Cultural Genocide: He Who Suffers (The Reason Black Lives Matter)

He Who Suffers (Black Lives Matter)

Does Black Lives Matter? For over 400 years, African Americans were put through the most tumultuous and horrible conditions known to mankind. This was Slavery. During this time, Blacks were sold to the highest paying white slave owners. African Americans were bought and forced to live in horrible living conditions while they clean and work for their owners for either little to no money or for special privileges. They couldn’t get a decent education or be free to go and come as they please. The women who were in slavery were even sold to different slave owners from their children.

During this time, what got most slaves through each day was the old hymnal songs that they would sing or hum during the day while they picked cotton or did yard work. These songs signified their struggle, but also signified their willpower to one day look to be freed from the bondage that they faced. They didn’t know when or if they would ever be free but they knew that one day the world as they knew it would bring forth change.

With African Americans going through over 400 years of Slavery, when Slavery was abolished in 1865 they would have thought the hard part was over, but it wasn’t. There were three amendments that were passed after slavery was abolished. The 13th, 14th, and 15th amendments were passed to abolish slavery, grant citizenship and give African-Americans the right to vote.This soon became another battle for African Americans to deal with now that they were free.

African Americans now had to fight for their rights. Now after being treated so cruel as slaves, they had to deal with segregation. Some whites wanted to be treated higher than the African Americans. The African Americans weren’t allowed to be in the same places as the whites or have the same privileges. This caused many Civil Rights Movements led by Martin Luther King Jr., Malcolm X and more. The NAACP was also formed to help African-Americans get equal rights.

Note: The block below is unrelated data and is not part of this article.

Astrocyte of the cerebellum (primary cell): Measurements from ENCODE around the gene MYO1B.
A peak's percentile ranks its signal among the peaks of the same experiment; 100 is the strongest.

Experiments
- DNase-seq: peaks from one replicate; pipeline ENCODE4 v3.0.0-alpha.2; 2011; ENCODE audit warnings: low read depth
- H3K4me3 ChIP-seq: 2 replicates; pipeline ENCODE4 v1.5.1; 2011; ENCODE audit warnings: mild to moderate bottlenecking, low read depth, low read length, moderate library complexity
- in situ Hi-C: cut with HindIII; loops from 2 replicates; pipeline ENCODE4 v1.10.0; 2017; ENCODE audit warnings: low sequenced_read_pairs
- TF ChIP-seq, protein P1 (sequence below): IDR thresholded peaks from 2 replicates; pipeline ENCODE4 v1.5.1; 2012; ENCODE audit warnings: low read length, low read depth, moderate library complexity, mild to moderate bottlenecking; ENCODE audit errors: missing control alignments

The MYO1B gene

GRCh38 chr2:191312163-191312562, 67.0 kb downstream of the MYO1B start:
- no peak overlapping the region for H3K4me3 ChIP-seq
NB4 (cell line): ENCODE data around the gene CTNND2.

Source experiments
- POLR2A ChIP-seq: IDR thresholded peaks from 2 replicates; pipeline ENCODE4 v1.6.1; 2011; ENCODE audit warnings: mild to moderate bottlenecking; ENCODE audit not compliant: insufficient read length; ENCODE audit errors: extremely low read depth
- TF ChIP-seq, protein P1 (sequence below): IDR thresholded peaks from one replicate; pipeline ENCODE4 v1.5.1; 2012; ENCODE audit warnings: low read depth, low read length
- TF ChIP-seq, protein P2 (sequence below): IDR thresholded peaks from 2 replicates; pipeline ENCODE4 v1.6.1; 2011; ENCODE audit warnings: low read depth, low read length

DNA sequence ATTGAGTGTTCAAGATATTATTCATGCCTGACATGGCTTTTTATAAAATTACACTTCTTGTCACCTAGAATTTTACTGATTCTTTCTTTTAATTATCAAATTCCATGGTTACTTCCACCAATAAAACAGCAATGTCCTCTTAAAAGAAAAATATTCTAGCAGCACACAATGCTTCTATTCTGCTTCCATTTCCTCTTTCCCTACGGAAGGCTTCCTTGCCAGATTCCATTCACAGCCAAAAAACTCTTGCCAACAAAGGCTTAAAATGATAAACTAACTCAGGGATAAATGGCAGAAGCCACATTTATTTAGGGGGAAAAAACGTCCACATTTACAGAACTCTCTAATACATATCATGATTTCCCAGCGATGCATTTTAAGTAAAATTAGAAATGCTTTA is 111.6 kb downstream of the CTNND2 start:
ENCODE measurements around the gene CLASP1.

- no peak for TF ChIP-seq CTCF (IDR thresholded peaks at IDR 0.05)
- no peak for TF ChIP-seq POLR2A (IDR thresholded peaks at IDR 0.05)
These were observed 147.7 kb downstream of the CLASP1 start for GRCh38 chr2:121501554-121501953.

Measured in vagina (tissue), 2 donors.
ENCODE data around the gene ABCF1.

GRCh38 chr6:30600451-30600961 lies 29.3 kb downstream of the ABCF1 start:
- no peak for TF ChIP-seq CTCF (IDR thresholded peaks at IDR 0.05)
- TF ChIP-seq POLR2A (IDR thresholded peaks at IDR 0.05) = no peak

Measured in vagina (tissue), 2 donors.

If you fast forward decades, African Americans and now more ethnic groups are still fighting for equal rights. It goes further than equal pay. It goes further than being in the same schools and buildings. The fight that African Americans have to fight now is the fight to be treated as human beings. Being able to drive down the street and surviving. Even walking outside of your own house. In 2015 and 2016 alone there has been a huge rise in wrongful death, either by white people shooting blacks (Stand Your Ground) or police violence (I felt threatened or was in fear of my life).This goes further than Michael Brown and Trayvon Martin. This has escalated into something more lethal. Black Lives Matter. This is a movement that only states that while ALL LIVES DO MATTER, Black people are a part of the ALL.

Let me make this personal. We want to be able to be pulled over for a minor traffic stop and survive to be able to see our families again. We want to be able to send our children out to play and expect to see them when they return. We want to be able to go to different stores and not be followed around by someone who suspects us of stealing. We want to be able to catch a flight and not be accused of being hostile passengers. We want to be able to sit in our cars or sleep in our cars without being shot to death. WE WANT TO LIVE TO SEE ANOTHER DAY. We want our lives to matter just as much as the others.